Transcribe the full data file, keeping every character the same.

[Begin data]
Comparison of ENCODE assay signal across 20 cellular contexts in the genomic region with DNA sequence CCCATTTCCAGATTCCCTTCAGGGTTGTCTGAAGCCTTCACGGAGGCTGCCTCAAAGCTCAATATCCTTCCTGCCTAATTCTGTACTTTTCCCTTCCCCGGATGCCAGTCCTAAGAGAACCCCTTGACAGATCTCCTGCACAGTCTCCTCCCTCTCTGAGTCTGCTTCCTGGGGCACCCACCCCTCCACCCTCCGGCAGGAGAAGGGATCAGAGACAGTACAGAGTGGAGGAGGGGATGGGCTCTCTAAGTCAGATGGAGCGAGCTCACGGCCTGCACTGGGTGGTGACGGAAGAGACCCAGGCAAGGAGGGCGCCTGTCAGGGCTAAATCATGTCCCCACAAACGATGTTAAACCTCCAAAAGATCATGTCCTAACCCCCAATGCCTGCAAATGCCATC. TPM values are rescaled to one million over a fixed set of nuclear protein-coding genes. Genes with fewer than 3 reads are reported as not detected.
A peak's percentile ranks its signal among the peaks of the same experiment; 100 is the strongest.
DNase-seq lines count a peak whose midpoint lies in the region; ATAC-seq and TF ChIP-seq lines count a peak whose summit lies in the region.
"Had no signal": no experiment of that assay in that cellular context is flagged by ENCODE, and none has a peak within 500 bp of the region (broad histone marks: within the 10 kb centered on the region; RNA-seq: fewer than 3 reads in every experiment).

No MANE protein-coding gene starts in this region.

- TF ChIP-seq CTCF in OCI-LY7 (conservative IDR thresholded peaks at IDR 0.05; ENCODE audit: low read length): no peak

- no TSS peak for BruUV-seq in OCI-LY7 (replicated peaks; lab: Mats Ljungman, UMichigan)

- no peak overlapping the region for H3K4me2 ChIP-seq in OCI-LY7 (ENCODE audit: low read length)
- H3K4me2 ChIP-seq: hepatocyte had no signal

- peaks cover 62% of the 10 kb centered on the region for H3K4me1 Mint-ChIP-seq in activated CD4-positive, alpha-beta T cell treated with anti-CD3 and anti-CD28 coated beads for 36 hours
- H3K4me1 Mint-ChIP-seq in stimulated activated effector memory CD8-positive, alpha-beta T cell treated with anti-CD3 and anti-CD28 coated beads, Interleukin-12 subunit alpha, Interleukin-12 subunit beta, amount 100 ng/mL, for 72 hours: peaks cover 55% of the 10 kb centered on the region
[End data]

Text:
Comparison of ENCODE assay signal across 20 cellular contexts in the genomic region with DNA sequence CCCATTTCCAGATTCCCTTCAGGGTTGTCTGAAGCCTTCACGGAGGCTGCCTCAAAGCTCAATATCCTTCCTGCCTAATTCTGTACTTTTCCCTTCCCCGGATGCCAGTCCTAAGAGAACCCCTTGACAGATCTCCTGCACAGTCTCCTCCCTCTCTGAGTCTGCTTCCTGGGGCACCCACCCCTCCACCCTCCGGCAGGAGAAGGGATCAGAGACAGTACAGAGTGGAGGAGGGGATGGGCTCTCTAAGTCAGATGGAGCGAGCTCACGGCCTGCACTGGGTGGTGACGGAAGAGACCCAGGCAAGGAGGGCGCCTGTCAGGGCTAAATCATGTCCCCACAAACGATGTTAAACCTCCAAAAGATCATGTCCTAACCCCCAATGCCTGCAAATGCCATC. TPM values are rescaled to one million over a fixed set of nuclear protein-coding genes. Genes with fewer than 3 reads are reported as not detected.
A peak's percentile ranks its signal among the peaks of the same experiment; 100 is the strongest.
DNase-seq lines count a peak whose midpoint lies in the region; ATAC-seq and TF ChIP-seq lines count a peak whose summit lies in the region.
"Had no signal": no experiment of that assay in that cellular context is flagged by ENCODE, and none has a peak within 500 bp of the region (broad histone marks: within the 10 kb centered on the region; RNA-seq: fewer than 3 reads in every experiment).

No MANE protein-coding gene starts in this region.

- TF ChIP-seq CTCF in OCI-LY7 (conservative IDR thresholded peaks at IDR 0.05; ENCODE audit: low read length): no peak

- no TSS peak for BruUV-seq in OCI-LY7 (replicated peaks; lab: Mats Ljungman, UMichigan)

- no peak overlapping the region for H3K4me2 ChIP-seq in OCI-LY7 (ENCODE audit: low read length)
- H3K4me2 ChIP-seq: hepatocyte had no signal

- peaks cover 62% of the 10 kb centered on the region for H3K4me1 Mint-ChIP-seq in activated CD4-positive, alpha-beta T cell treated with anti-CD3 and anti-CD28 coated beads for 36 hours
- H3K4me1 Mint-ChIP-seq in stimulated activated effector memory CD8-positive, alpha-beta T cell treated with anti-CD3 and anti-CD28 coated beads, Interleukin-12 subunit alpha, Interleukin-12 subunit beta, amount 100 ng/mL, for 72 hours: peaks cover 55% of the 10 kb centered on the region